The participants were separated into 2 or more groups according to different clinical variables or factors (gender, age, tooth type, anesthesia type). We found that the percentage reductions in MSBP, MSBP, and MABP at the 1st visit were significantly higher than those at the 2nd and 3rd visits in males and females from all three age groups (group 1: 20–34, group 2: 35–50, group 3: 51–65), regardless of the anesthesia (infiltration or block) or tooth type except for mandibular anterior teeth, in which case mean reduction at the 1st visit was higher than that at other visits but the difference was not significant. Tables 2–5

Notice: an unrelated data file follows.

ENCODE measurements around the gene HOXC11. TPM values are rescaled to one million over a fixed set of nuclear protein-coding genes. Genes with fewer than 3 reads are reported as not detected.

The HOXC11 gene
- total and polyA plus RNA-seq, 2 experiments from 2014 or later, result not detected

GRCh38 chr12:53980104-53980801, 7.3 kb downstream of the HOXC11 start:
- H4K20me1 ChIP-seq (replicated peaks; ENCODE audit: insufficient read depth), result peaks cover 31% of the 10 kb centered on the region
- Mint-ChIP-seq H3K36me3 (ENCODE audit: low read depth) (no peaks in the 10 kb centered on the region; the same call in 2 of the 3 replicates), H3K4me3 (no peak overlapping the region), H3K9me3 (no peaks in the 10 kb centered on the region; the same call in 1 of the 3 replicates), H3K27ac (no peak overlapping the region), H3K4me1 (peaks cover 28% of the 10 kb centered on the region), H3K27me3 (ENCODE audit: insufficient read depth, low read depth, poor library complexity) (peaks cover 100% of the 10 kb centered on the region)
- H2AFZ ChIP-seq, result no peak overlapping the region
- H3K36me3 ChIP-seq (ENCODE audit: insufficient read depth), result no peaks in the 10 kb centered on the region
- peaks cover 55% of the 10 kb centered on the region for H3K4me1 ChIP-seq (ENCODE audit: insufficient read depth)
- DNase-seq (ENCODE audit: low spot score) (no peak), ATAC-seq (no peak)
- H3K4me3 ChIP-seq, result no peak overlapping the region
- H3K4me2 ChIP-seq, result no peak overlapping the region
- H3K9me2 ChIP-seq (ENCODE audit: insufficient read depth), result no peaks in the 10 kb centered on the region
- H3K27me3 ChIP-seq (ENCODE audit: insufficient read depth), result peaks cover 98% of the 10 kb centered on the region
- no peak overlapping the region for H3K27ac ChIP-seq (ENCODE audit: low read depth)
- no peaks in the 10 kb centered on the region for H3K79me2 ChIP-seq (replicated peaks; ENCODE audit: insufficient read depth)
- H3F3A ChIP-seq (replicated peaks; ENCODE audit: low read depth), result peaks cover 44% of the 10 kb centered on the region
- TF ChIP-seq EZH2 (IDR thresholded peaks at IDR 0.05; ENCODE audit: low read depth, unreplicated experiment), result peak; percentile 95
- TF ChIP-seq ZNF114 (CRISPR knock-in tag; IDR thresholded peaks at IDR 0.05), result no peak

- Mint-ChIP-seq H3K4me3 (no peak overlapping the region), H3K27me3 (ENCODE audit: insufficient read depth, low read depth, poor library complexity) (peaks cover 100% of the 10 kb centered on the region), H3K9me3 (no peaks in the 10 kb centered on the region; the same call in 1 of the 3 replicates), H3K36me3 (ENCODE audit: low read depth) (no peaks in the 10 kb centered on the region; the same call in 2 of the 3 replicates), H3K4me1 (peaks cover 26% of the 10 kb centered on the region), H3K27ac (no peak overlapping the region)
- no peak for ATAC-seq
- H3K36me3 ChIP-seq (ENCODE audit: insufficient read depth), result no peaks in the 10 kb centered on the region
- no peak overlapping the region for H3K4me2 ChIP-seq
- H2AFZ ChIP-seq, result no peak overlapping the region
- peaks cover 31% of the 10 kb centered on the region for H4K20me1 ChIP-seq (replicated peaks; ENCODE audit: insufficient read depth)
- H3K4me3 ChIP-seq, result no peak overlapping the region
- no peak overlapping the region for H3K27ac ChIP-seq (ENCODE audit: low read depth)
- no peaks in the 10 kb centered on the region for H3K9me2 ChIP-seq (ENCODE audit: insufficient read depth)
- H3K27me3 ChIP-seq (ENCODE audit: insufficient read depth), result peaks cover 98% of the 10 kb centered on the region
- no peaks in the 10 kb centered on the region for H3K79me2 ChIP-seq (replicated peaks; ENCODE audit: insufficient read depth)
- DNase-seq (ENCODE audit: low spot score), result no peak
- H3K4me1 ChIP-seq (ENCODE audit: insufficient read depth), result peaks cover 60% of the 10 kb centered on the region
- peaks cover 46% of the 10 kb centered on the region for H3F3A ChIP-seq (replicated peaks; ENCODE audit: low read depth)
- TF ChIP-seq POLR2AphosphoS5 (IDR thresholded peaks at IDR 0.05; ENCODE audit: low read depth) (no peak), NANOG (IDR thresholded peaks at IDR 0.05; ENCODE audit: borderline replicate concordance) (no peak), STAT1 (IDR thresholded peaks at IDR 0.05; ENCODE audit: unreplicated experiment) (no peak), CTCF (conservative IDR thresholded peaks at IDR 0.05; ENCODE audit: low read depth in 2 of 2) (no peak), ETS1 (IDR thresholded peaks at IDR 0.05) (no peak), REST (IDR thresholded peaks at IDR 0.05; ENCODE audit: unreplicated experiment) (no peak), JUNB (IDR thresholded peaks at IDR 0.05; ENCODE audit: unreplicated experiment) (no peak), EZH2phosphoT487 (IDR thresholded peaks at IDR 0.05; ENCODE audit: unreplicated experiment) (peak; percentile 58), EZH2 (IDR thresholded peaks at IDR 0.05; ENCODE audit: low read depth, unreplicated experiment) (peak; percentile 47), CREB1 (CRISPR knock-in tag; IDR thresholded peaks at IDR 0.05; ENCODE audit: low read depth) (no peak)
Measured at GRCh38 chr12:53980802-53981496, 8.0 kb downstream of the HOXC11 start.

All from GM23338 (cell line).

Table 2 Comparison and independent t-test of MSBP, MDBP, and MABP reduction percentages among patients receiving three endodontic treatment visits according to patients’ gender
Table 3 Comparison and ANOVA test of MSBP, MDBP, and MABP reduction percentages among visits in aged groups
Table 4 Comparison and ANOVA test of MSBP, MDBP, and MABP reduction percentages among visits in each teeth type
Table 5 Comparison and independent t-test of MSBP, MDBP, and MABP reduction percentages among patients receiving three endodontic treatment visits according to type of anaesthesia injection
Moreover, the percentage reductions in MSBP, MDBP, and MABP were higher in males than in females at all visits but were not significantly different. Additionally, there were highly significant differences in MSBP, MDBP, and MABP between the 1st and 2nd visits, 1st and 3rd visits, and 2nd and 3rd visits, and there was a significant difference in MSBP between the 2nd and 3rd visits in males and in MDBP between the 2nd and 3rd visits in females. Table 2